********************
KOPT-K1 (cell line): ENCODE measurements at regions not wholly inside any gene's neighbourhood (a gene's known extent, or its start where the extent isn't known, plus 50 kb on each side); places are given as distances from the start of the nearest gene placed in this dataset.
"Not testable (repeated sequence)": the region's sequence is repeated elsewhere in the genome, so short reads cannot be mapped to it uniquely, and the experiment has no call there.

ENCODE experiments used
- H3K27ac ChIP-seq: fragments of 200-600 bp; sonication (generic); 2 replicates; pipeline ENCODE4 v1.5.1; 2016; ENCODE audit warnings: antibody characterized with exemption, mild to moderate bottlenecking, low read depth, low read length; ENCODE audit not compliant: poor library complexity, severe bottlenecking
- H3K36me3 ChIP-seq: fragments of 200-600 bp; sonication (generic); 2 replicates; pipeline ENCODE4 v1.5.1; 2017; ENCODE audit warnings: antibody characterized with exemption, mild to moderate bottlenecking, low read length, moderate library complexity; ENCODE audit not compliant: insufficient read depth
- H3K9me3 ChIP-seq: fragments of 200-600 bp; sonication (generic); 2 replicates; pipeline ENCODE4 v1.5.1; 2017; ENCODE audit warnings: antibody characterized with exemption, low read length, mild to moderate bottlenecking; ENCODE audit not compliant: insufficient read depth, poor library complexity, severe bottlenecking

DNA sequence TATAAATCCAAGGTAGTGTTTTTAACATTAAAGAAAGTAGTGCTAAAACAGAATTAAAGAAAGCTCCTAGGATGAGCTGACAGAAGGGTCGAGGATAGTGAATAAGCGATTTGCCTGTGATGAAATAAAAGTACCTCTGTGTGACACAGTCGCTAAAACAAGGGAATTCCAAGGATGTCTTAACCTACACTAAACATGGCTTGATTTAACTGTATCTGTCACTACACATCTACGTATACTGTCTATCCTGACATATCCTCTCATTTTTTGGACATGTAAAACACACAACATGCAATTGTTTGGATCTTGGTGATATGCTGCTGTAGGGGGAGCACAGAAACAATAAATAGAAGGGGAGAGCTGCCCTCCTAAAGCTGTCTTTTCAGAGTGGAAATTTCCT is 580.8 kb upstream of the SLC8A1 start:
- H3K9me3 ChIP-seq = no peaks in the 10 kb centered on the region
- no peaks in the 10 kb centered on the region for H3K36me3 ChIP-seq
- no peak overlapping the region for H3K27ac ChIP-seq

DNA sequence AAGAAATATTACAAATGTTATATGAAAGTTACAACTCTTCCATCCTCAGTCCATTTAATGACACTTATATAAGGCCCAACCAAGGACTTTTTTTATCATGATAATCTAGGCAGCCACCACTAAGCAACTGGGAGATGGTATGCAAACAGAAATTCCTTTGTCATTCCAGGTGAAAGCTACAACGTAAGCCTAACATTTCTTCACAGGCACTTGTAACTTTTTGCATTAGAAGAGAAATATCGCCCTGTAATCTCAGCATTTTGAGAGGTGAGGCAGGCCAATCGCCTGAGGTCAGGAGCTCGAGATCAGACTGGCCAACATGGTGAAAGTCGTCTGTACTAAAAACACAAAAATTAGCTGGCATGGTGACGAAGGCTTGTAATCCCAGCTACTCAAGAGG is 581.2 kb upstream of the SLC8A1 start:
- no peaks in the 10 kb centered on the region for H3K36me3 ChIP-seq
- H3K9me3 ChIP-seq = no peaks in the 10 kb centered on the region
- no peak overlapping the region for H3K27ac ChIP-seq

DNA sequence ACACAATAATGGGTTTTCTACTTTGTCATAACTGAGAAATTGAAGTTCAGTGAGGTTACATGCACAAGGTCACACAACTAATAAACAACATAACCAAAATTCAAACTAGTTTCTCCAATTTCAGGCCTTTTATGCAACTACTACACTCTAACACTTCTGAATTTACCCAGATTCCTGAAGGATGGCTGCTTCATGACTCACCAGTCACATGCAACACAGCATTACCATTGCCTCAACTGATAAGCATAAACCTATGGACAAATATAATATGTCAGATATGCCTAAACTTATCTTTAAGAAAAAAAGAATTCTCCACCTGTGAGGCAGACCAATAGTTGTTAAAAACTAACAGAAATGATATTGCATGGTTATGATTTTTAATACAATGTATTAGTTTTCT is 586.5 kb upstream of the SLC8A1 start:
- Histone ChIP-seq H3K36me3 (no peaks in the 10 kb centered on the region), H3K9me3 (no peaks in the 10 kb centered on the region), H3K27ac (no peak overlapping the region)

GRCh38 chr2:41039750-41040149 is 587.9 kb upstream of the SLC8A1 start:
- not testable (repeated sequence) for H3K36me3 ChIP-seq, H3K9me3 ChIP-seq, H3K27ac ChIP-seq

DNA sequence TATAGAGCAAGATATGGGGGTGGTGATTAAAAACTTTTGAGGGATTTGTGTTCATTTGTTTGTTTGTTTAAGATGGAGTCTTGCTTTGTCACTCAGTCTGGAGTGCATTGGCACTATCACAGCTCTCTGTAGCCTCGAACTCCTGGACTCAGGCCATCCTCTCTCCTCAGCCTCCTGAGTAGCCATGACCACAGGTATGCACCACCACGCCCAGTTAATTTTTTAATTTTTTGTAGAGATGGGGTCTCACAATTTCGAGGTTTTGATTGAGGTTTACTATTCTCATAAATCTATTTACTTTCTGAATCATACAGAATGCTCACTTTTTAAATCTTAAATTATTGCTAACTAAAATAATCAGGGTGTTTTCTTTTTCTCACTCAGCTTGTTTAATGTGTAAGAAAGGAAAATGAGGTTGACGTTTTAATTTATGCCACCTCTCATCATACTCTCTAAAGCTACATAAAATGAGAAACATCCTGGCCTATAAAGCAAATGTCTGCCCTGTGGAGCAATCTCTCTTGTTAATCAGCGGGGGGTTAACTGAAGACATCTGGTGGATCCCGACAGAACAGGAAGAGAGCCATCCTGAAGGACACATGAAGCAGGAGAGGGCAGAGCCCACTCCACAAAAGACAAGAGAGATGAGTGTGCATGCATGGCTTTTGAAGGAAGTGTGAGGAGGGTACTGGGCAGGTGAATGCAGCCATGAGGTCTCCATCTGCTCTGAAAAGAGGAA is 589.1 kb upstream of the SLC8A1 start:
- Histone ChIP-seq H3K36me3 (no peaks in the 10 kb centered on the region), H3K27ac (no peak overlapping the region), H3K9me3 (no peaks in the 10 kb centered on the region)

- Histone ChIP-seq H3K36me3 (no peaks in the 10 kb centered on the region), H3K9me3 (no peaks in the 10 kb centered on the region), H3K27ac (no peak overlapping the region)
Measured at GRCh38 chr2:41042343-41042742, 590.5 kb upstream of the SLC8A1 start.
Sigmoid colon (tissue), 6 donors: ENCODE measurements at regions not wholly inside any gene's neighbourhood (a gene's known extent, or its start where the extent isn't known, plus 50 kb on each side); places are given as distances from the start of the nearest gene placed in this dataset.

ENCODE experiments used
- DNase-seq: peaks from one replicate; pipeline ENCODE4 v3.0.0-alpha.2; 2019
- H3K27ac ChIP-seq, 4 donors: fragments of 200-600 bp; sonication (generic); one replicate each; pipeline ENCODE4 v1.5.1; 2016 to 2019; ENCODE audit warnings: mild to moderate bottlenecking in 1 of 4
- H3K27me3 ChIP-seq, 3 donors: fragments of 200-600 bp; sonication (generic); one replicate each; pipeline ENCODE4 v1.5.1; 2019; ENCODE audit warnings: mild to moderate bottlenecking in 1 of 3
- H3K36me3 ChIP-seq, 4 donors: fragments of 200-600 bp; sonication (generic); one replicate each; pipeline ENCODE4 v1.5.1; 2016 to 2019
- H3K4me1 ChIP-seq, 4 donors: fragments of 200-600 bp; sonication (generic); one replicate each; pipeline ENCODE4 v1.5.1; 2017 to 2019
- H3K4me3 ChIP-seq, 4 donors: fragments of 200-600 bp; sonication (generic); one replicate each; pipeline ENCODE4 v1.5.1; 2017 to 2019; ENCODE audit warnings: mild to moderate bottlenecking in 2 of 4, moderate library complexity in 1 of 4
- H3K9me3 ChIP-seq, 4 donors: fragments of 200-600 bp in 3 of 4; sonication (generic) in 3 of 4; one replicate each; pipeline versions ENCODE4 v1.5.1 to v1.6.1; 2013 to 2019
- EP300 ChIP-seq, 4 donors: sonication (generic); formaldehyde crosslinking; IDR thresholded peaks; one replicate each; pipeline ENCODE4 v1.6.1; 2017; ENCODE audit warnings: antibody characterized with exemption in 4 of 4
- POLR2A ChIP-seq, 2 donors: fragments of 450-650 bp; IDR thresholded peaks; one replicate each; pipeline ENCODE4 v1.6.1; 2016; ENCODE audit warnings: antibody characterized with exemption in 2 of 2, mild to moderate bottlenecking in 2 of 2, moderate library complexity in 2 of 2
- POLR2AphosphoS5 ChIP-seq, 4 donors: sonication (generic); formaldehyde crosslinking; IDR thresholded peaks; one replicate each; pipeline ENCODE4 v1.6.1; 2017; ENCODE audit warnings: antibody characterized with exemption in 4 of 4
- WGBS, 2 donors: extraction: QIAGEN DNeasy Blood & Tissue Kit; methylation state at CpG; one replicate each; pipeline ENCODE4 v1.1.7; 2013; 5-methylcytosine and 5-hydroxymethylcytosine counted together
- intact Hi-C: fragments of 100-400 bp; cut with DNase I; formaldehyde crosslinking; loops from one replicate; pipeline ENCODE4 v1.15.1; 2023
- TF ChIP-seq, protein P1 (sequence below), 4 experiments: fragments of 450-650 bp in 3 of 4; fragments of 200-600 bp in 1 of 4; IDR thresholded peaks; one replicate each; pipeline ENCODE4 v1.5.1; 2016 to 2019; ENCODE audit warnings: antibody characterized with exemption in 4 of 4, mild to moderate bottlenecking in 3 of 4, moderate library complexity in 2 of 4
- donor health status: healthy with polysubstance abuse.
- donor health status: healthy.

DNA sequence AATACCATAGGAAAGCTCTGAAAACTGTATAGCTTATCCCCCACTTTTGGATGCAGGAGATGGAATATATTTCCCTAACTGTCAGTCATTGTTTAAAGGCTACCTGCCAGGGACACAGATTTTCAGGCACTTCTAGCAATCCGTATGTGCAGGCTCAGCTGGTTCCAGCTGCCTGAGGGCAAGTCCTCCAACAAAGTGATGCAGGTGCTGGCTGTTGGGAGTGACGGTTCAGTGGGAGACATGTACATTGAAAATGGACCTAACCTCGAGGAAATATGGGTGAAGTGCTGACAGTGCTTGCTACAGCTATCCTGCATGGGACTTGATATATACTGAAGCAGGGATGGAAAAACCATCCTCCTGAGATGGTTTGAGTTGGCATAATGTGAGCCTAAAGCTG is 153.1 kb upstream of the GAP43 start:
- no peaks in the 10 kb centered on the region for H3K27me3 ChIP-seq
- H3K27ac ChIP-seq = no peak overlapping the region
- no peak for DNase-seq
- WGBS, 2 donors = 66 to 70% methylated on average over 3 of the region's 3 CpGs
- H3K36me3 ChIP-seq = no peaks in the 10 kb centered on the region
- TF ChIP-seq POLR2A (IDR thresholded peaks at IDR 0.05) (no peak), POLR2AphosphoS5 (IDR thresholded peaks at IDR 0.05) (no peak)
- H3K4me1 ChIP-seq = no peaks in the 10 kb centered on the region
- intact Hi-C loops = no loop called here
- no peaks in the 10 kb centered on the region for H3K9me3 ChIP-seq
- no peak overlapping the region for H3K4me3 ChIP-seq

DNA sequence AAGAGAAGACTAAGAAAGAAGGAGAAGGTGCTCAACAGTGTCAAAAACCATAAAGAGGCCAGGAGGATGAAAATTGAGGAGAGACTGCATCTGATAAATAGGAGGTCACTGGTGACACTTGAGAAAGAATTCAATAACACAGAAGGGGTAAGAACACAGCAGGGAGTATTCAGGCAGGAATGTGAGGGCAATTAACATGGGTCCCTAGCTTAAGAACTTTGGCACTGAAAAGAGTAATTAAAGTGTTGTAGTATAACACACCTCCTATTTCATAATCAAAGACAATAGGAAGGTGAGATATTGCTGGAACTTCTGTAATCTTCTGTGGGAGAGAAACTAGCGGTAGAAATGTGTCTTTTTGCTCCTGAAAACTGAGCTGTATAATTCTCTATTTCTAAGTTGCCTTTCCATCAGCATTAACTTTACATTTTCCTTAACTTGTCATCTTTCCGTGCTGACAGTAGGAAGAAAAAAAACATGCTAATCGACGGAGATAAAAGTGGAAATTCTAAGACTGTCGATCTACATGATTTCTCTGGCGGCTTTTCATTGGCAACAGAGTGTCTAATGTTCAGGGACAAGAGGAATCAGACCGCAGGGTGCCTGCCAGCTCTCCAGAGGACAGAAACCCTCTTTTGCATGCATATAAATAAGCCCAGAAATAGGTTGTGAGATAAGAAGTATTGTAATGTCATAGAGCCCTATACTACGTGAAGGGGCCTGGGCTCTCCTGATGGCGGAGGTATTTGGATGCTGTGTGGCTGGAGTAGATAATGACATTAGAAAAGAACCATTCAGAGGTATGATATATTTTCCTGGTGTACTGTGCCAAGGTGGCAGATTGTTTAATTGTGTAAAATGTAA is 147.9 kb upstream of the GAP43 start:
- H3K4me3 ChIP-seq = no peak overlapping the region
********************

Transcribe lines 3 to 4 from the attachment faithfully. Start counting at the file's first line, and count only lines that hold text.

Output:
ENCODE experiments used
- H3K27ac ChIP-seq: fragments of 200-600 bp; sonication (generic); 2 replicates; pipeline ENCODE4 v1.5.1; 2016; ENCODE audit warnings: antibody characterized with exemption, mild to moderate bottlenecking, low read depth, low read length; ENCODE audit not compliant: poor library complexity, severe bottlenecking